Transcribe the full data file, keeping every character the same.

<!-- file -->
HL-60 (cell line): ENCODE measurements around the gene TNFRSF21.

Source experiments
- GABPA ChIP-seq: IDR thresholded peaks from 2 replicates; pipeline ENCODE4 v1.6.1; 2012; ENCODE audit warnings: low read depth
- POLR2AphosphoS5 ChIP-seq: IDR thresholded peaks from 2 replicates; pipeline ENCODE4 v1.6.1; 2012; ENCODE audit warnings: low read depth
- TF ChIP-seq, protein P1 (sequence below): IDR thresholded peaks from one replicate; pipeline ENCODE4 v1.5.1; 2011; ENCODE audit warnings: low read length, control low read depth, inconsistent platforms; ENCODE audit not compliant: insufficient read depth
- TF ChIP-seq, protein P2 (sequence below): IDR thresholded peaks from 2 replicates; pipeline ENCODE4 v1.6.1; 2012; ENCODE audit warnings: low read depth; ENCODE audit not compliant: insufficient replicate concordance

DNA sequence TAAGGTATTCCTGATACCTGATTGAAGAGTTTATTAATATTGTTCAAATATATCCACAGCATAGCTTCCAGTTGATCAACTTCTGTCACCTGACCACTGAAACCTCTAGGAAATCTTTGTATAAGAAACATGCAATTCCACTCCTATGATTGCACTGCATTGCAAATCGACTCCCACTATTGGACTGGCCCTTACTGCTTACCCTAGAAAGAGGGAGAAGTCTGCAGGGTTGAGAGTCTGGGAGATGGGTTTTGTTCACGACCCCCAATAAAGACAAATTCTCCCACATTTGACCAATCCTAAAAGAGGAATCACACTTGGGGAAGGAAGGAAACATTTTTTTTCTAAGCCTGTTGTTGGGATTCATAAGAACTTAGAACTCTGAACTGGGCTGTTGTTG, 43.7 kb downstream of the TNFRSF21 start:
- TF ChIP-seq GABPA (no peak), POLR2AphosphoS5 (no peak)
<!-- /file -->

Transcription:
HL-60 (cell line): ENCODE measurements around the gene TNFRSF21.

Source experiments
- GABPA ChIP-seq: IDR thresholded peaks from 2 replicates; pipeline ENCODE4 v1.6.1; 2012; ENCODE audit warnings: low read depth
- POLR2AphosphoS5 ChIP-seq: IDR thresholded peaks from 2 replicates; pipeline ENCODE4 v1.6.1; 2012; ENCODE audit warnings: low read depth
- TF ChIP-seq, protein P1 (sequence below): IDR thresholded peaks from one replicate; pipeline ENCODE4 v1.5.1; 2011; ENCODE audit warnings: low read length, control low read depth, inconsistent platforms; ENCODE audit not compliant: insufficient read depth
- TF ChIP-seq, protein P2 (sequence below): IDR thresholded peaks from 2 replicates; pipeline ENCODE4 v1.6.1; 2012; ENCODE audit warnings: low read depth; ENCODE audit not compliant: insufficient replicate concordance

DNA sequence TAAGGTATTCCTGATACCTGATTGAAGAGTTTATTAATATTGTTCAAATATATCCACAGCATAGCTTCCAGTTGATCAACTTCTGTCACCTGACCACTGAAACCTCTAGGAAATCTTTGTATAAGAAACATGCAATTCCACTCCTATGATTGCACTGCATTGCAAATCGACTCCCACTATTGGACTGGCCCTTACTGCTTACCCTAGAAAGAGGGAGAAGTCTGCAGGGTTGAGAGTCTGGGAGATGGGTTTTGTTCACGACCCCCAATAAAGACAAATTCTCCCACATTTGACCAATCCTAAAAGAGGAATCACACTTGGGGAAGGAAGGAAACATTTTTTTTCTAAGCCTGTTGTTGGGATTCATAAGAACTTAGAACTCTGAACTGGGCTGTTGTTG, 43.7 kb downstream of the TNFRSF21 start:
- TF ChIP-seq GABPA (no peak), POLR2AphosphoS5 (no peak)